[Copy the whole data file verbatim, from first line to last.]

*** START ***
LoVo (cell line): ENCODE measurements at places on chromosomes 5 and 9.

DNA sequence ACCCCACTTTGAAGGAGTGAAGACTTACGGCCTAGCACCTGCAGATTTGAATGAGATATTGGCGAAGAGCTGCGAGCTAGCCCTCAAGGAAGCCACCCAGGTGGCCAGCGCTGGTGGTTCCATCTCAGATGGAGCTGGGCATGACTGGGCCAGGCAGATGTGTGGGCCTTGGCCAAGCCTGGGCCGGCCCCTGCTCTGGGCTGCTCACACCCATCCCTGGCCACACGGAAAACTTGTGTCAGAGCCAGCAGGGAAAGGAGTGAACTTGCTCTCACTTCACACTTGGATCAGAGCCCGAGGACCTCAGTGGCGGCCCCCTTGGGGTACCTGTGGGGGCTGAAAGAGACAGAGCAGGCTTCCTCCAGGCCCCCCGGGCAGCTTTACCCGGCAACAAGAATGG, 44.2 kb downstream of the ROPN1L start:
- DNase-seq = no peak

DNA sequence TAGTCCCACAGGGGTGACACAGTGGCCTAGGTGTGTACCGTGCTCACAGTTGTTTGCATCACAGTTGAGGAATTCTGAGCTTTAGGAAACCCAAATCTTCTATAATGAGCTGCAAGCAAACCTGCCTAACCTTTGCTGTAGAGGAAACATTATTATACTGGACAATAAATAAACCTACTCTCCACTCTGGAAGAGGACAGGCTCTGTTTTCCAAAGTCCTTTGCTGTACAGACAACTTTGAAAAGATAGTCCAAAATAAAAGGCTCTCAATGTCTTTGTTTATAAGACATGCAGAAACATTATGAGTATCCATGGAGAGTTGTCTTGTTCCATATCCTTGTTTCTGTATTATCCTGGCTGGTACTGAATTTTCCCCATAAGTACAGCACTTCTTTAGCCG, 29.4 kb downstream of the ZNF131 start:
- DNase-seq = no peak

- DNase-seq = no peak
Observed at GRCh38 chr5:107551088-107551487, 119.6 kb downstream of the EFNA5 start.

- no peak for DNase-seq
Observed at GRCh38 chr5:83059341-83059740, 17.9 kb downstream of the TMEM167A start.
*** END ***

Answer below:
LoVo (cell line): ENCODE measurements at places on chromosomes 5 and 9.

DNA sequence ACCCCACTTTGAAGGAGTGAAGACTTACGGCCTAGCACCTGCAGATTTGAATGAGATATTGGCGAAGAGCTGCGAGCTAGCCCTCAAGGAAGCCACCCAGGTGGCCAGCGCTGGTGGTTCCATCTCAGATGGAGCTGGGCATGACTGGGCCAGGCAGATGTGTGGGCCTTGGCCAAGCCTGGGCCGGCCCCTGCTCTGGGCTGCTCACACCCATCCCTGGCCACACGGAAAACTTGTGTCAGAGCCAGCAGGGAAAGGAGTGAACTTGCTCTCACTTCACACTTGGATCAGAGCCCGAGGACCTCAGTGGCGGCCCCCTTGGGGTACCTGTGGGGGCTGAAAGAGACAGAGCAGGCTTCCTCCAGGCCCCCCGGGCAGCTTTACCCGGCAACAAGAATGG, 44.2 kb downstream of the ROPN1L start:
- DNase-seq = no peak

DNA sequence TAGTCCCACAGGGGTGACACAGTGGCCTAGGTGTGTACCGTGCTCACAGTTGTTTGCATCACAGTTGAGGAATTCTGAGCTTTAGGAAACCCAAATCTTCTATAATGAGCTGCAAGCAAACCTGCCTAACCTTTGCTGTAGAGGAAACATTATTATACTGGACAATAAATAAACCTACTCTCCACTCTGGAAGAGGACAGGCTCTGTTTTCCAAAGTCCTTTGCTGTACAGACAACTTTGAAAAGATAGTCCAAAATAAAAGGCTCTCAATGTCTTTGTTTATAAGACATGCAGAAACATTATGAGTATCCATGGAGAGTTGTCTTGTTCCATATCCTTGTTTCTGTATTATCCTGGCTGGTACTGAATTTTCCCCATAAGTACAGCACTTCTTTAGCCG, 29.4 kb downstream of the ZNF131 start:
- DNase-seq = no peak

- DNase-seq = no peak
Observed at GRCh38 chr5:107551088-107551487, 119.6 kb downstream of the EFNA5 start.

- no peak for DNase-seq
Observed at GRCh38 chr5:83059341-83059740, 17.9 kb downstream of the TMEM167A start.